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The People

The Dutch society is egalitarian and modern. The people are modest, tolerant, independent, self-reliant, and entrepreneurial. They value education, hard work, ambition and ability. The Dutch have an aversion to the nonessential. Ostentatious behavior is to be avoided. Accumulating money is fine, but spending money is considered something of a vice. A high style is considered wasteful and suspect. The Dutch are very proud of their cultural heritage, rich history in art and music and involvement in international affairs.

Meeting and Greeting

  • Shake hands with everyone present -- men, women, and children -- at business and social meetings. Shake hands again when leaving. Introduce yourself if no one is present to introduce you. The Dutch consider it rude not to identify yourself.
  • The Dutch will shake hands and say their last name, not "Hello." They also answer the telephone with their last name.
  • It is considered impolite to shout a greeting. Wave if greeting someone from a distance.

Body Language

  • The Dutch are reserved and don't touch in public or display anger or extreme exuberance.
  • The Dutch value privacy and seldom speak to strangers. It is more likely that they will wait for you to make the first move. Don't be afraid to do so.
  • The Dutch expect eye contact while speaking with someone.
  • Moving your index finger around your ear means you have a telephone call, not "you're crazy." The crazy sign is to tap the center of your forehead with your index finger. This gesture is very rude.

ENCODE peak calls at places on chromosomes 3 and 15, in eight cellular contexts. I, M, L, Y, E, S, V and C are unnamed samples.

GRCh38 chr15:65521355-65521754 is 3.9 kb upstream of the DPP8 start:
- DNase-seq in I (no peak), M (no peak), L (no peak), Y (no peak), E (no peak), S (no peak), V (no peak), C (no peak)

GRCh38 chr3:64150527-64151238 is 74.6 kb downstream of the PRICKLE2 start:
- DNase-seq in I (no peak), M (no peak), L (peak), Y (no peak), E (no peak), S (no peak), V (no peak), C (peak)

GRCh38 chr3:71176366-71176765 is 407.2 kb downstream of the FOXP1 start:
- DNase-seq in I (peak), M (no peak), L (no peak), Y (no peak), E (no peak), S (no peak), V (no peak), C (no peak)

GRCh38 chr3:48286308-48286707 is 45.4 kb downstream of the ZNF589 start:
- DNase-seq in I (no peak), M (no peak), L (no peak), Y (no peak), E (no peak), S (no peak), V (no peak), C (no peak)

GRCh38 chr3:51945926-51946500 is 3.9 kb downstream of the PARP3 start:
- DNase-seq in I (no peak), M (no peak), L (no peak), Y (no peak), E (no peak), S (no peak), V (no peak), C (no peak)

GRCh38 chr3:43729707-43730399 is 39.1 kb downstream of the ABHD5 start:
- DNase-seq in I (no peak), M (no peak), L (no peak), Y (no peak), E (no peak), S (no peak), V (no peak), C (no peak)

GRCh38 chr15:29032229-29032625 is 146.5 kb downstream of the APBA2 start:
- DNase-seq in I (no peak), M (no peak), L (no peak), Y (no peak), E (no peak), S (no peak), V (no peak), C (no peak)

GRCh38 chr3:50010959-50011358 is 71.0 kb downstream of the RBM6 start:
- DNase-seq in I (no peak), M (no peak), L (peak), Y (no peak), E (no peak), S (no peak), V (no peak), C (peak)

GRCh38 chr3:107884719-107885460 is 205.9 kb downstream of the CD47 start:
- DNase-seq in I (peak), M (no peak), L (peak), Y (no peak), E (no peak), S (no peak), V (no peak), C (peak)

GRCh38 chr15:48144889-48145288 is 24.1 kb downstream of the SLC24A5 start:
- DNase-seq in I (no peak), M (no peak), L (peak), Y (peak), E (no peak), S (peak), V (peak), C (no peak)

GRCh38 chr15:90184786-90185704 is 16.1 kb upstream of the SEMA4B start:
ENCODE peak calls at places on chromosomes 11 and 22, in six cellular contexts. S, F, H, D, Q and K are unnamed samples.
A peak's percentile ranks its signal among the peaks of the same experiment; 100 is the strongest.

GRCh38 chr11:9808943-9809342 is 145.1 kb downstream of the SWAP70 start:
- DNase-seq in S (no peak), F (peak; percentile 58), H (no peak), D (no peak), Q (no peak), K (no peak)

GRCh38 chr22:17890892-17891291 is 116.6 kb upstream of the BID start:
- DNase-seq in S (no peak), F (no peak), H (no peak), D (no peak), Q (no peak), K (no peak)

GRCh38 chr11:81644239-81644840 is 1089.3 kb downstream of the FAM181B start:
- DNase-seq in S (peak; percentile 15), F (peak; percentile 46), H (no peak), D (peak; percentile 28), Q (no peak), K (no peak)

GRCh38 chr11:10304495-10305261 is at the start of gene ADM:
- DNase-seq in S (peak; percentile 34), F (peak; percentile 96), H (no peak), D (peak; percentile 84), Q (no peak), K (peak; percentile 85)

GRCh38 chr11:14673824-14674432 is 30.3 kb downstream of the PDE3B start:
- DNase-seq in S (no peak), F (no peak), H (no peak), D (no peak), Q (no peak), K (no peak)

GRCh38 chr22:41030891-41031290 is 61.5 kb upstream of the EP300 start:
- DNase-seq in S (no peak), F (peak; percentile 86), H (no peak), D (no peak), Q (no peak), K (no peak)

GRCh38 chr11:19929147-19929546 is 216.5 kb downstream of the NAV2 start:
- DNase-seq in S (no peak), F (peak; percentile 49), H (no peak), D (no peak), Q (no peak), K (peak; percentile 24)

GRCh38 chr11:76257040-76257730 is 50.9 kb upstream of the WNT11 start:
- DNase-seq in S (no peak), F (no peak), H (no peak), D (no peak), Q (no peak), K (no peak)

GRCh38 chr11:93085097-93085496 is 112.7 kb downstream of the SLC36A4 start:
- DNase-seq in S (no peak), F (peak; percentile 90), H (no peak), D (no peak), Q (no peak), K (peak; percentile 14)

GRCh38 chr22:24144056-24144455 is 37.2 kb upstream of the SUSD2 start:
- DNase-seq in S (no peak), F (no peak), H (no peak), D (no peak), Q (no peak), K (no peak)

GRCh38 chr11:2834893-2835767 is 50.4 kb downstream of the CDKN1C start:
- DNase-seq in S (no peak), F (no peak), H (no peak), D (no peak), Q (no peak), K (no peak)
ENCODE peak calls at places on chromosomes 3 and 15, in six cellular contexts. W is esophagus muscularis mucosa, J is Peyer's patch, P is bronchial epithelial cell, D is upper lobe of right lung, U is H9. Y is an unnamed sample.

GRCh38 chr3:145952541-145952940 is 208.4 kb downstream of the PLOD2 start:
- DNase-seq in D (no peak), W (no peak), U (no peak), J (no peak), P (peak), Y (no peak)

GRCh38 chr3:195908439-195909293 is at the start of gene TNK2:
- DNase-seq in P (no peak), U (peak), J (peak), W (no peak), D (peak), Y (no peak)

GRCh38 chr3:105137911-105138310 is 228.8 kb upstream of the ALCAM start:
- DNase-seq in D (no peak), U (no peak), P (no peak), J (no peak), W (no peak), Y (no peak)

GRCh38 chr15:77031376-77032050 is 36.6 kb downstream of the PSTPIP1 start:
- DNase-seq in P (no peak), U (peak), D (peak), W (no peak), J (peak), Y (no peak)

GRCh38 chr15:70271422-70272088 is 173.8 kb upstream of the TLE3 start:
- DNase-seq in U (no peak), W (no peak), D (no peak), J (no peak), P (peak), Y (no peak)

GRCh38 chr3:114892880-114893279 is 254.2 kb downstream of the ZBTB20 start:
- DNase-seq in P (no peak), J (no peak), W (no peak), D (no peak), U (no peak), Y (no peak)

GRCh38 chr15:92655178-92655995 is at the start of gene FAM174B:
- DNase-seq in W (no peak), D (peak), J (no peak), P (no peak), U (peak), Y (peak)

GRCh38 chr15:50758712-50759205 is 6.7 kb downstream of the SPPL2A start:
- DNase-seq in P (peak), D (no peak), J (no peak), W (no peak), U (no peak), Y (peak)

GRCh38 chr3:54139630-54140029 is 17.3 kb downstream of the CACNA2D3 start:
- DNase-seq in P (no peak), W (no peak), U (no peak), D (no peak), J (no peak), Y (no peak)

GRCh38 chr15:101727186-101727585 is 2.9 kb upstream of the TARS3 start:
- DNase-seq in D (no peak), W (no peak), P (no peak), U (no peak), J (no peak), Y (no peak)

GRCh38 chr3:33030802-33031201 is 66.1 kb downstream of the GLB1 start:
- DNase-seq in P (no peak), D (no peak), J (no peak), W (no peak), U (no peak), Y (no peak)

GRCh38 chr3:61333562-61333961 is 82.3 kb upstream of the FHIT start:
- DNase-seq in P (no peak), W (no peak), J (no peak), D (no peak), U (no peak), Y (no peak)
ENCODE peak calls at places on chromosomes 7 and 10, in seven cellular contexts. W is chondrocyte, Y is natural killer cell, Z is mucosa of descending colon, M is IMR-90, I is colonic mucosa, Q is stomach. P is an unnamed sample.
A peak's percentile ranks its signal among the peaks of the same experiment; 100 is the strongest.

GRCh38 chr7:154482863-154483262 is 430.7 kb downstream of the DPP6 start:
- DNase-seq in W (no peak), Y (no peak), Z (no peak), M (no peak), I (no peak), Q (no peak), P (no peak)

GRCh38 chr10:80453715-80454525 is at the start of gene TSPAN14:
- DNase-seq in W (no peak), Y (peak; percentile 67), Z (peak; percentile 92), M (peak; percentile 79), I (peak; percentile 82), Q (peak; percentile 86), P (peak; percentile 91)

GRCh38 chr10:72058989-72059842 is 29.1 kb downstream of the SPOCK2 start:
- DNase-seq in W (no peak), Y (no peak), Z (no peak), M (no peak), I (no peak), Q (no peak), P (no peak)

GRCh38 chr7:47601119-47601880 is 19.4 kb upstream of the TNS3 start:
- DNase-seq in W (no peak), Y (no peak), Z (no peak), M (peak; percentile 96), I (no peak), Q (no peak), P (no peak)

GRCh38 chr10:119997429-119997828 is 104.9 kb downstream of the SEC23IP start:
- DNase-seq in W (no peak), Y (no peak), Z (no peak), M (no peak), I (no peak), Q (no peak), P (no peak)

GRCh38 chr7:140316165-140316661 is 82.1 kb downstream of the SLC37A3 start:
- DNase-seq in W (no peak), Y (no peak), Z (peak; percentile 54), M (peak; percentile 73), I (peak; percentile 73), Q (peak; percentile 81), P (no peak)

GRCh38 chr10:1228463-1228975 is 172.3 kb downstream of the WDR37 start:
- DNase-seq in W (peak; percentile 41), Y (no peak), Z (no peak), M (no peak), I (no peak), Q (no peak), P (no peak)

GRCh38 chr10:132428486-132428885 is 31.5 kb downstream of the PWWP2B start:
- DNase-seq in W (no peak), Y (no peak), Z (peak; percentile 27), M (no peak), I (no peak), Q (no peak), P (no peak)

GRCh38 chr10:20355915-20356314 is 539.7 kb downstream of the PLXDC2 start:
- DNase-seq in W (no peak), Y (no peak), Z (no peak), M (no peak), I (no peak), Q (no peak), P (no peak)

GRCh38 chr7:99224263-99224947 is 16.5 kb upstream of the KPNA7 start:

Corporate Culture

  • The Dutch take punctuality for business meetings very seriously and expect that you will do likewise; call with an explanation if you are delayed.
  • Lateness, missed appointments, postponements, changing the time of an appointment or a late delivery deteriorates trust and can ruin relationships.
  • Exchange business cards during or after conversation. No set ritual exists. Business cards in English are acceptable.
  • The Dutch are extremely adept at dealing with foreigners. They are the most experienced and most successful traders in Europe.
  • The Dutch tend to get right down to business. Business negotiations proceed at a rapid pace.
  • Presentations should be practical, factual and never sloppy.
  • An individual's cooperation and trust are valued over performance. One-upmanship is frowned upon.
  • The Dutch tend to be direct, giving straight "yes" and "no" answers.
  • The Dutch are conservative and forceful and can be stubborn and tough negotiators. They are willing to innovate or experiment, but with minimal risk.
  • Companies are frugal and careful with money. Business is profit-oriented with the bottom line being very important. However, the Dutch are not obsessed with numbers.
  • Strategy is cautious and pragmatic, usually involving step-by-step plans. Preparations are made to improvise the plan, if needed. Strategy is clear and communicated to all levels.
  • In many companies the decision-making process is slow and ponderous, involving wide consultation. Consensus is vital. The Dutch will keep talking until all parties agree.
  • Once decisions are made, implementation is fast and efficient.
  • In the Netherlands, commitments are taken seriously and are honored. Do not promise anything or make an offer you are not planning to deliver on.

Dining and Entertainment

  • To beckon a waiter or waitress, raise your hand, make eye contact, and say ober (waiter) or mevrouw (waitress).
  • It is appropriate to discuss business during lunch. Business breakfasts are not very common.
  • Most business entertaining is done in restaurants, but the Dutch do a fair amount of entertaining at home as well.
  • The Dutch will make it clear that you are their guest if they intend to pay the bill, otherwise expect to "go Dutch" and pay your fair share. No one will be embarrassed at splitting the bill.
  • Spouses are often included in a business dinner. Ask if your host expects your spouse included in a business function. Business is not generally discussed if spouses are present.